What albums end up getting the most play when you guys are on the road? Are there any young up-and-comers that you’ve been a particular fan of lately?
TIM: I don’t know how many of the bands are up-and-comers, per say, although there are some that are pretty damn good. JJ (Johnson) always knows about them, at least more than I do. But I try to stay pretty current. My taste is so eclectic. I’ve been really into this band called Fink, from the UK, for quite a while. It’s singer/song-writer-ish, but it’s really hooky and dubby. For some reason, it really speaks to me. Junip is another one. They’re a Swedish folk rock duo. What else…? I’ve been into a lot of psychedelic, analog kind of shit. Whatever projects Nigel Godrich has been producing; which has included Here We Go Magic, Ultraistic, and of course Radiohead. I haven’t been listening to as much jazz, although I’ve been playing on a lot of jazz records. I’m a big fan of Ambrose Akinmusire, who’s a trumpet player that is a really special talent. In terms of bass players, there’s so many guys that I like. There’s jazz bass player from New York named Linda Oh, who is pretty incredible. There are so many that I could go on and on about.
Over the years, you have experienced first hand how much the music business has evolved. What are your thoughts on the digital music revolution, and what would your advice be to a young artist just beginning their career?
TIM: I think it’s a lot tougher now. I really don’t know what to say to any of them. Traditionally, the places to be have been New York and Los Angeles. I can still vouch for LA in terms of being affordable. But I don’t think New York City is anymore. I don’t really ever advise someone to move to New York, unless they really want to play cutting-edge jazz, and they have saved some money. It’s pretty hard to pull it off in New York, because it’s just so expensive to live there. So there’s that, and I know people aren’t selling records like they used to. That has really changed everything. I think playing live, you keep trying to build audiences. I think that’s the case with Tedeschi Trucks. We’re building up the audience slowly. We aren’t trying to dive into anything that is too much. It’s very smart on the bands’ part. It’s like a slow burn, and I think it’s been working. I’ve been at home basically one week a month for the last year, so obviously things are going well on that front. Whatever revenue there was in records, hopefully it’s making its way over to the live performances. At least that’s what I am gathering. I think it’s still something to look forward to.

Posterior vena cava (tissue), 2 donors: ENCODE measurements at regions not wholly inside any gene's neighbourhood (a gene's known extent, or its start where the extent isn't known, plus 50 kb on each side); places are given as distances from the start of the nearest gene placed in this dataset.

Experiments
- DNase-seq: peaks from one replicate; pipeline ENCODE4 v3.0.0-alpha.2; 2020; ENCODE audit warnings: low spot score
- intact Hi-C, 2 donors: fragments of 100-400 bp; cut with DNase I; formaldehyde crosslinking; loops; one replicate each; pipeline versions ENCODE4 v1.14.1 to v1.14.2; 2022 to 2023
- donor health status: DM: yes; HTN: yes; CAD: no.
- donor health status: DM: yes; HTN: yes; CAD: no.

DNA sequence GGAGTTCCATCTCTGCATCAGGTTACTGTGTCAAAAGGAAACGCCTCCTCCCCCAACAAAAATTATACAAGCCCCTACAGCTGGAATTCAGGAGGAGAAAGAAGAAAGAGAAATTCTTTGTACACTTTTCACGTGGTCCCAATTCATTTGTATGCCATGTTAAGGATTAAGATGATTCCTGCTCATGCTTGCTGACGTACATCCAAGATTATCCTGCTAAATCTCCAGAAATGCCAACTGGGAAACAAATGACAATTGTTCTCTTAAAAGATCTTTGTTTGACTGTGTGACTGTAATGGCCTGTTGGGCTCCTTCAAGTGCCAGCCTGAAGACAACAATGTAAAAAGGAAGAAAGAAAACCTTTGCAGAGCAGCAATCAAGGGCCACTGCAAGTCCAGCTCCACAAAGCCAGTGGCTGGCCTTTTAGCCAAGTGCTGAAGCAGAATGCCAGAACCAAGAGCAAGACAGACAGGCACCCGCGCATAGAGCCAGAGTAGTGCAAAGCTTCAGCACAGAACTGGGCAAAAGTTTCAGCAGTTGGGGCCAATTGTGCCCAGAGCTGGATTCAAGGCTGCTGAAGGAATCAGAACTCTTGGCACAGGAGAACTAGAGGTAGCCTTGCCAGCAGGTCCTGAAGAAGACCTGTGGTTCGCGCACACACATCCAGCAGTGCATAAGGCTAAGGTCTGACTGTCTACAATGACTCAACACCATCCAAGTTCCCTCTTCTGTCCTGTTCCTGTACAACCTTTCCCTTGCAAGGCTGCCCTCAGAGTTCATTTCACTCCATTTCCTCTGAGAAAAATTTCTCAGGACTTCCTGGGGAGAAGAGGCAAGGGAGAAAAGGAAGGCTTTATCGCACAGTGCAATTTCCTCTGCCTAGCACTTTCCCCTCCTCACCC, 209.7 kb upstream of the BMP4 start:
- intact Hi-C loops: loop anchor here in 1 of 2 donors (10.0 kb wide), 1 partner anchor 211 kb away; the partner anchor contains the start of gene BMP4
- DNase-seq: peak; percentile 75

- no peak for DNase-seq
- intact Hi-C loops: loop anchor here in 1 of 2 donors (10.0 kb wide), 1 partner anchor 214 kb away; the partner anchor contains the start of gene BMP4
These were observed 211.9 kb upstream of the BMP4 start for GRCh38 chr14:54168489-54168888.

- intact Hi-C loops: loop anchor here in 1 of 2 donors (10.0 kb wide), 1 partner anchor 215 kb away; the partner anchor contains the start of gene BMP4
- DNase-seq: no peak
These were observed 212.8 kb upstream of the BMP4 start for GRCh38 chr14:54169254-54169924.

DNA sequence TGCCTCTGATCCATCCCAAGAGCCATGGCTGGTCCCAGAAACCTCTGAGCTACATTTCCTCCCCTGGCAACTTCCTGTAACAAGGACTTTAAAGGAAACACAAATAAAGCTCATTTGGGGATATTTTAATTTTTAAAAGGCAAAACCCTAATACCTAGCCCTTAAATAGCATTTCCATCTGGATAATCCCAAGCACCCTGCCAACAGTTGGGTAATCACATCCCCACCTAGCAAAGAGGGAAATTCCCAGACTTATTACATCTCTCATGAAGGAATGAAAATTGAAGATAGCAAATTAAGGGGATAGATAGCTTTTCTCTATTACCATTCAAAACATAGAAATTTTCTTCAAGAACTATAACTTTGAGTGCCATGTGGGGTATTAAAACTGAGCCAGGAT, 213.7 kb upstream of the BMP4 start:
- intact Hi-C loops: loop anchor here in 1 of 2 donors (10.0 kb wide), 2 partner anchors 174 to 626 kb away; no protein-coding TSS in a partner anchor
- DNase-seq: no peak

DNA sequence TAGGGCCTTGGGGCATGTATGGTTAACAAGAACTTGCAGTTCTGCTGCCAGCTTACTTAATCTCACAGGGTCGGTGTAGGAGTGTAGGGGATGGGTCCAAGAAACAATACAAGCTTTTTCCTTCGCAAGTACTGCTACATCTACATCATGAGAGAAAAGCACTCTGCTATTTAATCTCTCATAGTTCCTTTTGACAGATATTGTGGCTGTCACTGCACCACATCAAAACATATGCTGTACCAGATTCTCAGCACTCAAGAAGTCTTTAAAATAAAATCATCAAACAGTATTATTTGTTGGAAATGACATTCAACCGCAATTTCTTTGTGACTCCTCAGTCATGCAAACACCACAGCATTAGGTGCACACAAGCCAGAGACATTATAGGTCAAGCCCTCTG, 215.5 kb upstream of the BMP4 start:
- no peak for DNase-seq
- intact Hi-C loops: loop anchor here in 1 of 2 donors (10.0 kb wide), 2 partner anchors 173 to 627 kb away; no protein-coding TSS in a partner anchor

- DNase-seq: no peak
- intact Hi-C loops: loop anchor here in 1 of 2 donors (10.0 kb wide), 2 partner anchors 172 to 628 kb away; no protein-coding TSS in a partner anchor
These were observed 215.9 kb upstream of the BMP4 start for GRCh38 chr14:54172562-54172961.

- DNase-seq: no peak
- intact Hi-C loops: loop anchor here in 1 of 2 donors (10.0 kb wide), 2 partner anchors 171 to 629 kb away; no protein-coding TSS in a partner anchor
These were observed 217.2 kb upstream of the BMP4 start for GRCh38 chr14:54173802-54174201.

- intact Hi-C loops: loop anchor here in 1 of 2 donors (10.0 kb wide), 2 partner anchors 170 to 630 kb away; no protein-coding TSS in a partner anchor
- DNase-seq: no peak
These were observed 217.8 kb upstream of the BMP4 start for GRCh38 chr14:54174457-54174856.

Are you familiar with Snarky Puppy? Michael League is a friend of mine. At one point, my band and Snarky Puppy were on tour together. For years, he took Snarky Puppy on the road and put it all on his credit card. They were just sleeping on people’s floors, playing all over. It finally paid off and turned around for them. They just toured their asses off for years. I’m not sure if I know anyone who has worked harder than Michael League. He’s the leader, bassist, and composer of the band. And that’s not a small band. It’s a huge band. And they’re very successful now. Those guys are selling out huge venues now. People love it. The live energy is great. They’re a really fun band to listen to. I’m really happy for those guys.
My theory on all of that is that if you’re good at something, you’ll eventually get paid for it. You know what I mean? The taste always comes around. I think that’s a thing you can sort of cling to. If you’re good at something, it will happen for you.
The tour dates are filling up quickly for 2015. What are you most excited about entering a new year with the band?
TIM: Well, selfishly, I have one project going on that I can’t really tell you about, but it’s huge. I’ll have to wait to announce it when the record comes out. This band I have in New York, we’re recording with a really big artist. It’s very much on the down low, but it’s gonna be huge. That will come out sometime during Spring or Summer. I’m not sure yet. That’s all I can say about that. I’m excited about that.
Tedeschi Trucks is working on a new record, and I’m also extremely excited about that. A lot of the songs are being co-written by the band. We’ve been doing a lot of collaboration, which has been really fun. I think the band really has it’s own sound now and it’s behooving us to make a new record, so we are working on it. It should be finished before the end of the year. I think we will do some sort of live DVD at some point too. I’m sure we will be pretty busy. Life is good, and I am really glad to be a part of this whole scene.